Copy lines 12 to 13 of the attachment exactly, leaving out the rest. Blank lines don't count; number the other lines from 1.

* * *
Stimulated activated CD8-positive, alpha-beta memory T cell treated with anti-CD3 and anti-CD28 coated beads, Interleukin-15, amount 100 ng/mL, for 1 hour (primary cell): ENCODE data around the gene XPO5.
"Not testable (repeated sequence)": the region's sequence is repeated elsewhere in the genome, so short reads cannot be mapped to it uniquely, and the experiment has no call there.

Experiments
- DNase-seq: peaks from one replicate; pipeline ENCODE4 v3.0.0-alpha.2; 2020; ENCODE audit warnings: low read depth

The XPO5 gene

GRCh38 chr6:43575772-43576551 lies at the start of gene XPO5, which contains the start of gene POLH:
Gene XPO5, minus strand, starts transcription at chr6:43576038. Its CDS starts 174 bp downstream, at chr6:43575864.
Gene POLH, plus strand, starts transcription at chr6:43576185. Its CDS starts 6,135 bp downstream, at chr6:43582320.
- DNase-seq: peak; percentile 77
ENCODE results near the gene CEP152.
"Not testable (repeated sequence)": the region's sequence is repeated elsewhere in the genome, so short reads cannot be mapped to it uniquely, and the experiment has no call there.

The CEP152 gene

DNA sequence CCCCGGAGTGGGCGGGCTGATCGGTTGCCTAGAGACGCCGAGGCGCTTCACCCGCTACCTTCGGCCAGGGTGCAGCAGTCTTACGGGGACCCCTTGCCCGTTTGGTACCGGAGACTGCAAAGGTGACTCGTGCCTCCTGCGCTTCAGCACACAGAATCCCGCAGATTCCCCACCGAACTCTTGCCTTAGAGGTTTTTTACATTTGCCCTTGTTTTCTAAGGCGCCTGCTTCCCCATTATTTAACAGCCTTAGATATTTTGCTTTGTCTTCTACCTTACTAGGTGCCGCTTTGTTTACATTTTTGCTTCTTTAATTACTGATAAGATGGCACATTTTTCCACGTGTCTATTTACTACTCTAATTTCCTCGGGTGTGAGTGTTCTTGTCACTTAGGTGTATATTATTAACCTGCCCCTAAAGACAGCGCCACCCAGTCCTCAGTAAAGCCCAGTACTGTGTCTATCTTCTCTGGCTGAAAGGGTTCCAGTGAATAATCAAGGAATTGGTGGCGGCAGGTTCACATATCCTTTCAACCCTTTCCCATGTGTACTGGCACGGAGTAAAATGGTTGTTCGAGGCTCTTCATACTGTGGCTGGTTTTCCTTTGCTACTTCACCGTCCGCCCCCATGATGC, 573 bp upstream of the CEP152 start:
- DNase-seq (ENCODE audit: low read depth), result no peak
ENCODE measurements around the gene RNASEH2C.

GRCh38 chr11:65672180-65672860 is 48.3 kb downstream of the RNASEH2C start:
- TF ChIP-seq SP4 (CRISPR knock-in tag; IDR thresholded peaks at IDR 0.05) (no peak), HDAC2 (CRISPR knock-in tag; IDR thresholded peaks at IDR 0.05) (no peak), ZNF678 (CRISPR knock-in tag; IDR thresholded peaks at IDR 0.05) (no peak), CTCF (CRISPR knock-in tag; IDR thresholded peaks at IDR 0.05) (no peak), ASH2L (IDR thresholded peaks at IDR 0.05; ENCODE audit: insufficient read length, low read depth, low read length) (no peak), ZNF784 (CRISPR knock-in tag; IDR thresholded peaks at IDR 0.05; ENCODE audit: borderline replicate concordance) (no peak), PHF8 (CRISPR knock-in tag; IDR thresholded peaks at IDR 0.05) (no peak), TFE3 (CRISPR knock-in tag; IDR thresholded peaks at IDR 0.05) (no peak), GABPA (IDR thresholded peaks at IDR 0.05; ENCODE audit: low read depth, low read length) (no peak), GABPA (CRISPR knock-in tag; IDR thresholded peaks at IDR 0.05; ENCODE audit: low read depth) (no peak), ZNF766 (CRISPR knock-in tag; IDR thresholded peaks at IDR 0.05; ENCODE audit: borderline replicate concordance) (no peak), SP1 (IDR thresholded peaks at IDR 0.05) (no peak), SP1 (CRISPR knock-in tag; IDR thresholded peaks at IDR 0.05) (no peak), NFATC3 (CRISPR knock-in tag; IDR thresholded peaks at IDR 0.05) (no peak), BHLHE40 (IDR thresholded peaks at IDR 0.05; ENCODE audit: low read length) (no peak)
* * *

The CEP152 gene

DNA sequence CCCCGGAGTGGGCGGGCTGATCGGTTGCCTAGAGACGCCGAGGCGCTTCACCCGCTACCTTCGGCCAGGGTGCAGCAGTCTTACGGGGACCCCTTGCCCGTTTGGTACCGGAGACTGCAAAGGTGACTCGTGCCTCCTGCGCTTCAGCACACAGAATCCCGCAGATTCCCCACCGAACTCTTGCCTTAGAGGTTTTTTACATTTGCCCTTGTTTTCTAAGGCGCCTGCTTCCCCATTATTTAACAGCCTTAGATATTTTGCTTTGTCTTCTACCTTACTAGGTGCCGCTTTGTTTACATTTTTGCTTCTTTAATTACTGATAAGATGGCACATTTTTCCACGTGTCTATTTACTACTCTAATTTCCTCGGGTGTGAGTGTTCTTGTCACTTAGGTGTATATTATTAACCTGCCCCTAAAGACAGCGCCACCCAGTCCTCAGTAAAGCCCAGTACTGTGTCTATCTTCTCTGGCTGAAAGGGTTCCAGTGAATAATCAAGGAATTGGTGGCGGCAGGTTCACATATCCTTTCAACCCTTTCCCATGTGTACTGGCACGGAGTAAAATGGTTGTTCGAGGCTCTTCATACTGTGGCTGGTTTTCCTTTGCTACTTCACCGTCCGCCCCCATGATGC, 573 bp upstream of the CEP152 start: